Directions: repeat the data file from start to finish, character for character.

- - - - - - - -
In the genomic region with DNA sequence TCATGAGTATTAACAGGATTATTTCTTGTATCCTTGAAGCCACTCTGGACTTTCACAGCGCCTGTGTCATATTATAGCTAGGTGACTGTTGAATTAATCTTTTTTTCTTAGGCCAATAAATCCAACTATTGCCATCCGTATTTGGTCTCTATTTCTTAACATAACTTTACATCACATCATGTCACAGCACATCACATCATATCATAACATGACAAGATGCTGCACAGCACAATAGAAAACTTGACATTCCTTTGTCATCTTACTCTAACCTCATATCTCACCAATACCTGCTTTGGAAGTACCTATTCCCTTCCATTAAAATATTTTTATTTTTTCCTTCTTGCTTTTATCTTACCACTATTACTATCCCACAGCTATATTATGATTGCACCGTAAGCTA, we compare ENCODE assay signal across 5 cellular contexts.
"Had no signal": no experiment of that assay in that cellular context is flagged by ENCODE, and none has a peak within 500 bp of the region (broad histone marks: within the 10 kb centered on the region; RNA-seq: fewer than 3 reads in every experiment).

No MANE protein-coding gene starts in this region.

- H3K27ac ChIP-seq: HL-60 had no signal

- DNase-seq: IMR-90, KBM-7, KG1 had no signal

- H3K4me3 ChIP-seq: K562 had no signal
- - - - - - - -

In the genomic region with DNA sequence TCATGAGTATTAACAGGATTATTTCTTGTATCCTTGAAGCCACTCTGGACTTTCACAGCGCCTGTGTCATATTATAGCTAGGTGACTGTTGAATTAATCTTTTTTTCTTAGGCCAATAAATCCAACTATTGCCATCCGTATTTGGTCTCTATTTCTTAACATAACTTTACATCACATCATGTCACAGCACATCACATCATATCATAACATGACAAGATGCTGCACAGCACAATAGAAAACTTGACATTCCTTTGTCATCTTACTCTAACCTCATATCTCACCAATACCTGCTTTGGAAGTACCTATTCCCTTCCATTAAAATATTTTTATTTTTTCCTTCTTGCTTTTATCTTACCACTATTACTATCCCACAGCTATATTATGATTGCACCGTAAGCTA, we compare ENCODE assay signal across 5 cellular contexts.
"Had no signal": no experiment of that assay in that cellular context is flagged by ENCODE, and none has a peak within 500 bp of the region (broad histone marks: within the 10 kb centered on the region; RNA-seq: fewer than 3 reads in every experiment).

No MANE protein-coding gene starts in this region.

- H3K27ac ChIP-seq: HL-60 had no signal

- DNase-seq: IMR-90, KBM-7, KG1 had no signal

- H3K4me3 ChIP-seq: K562 had no signal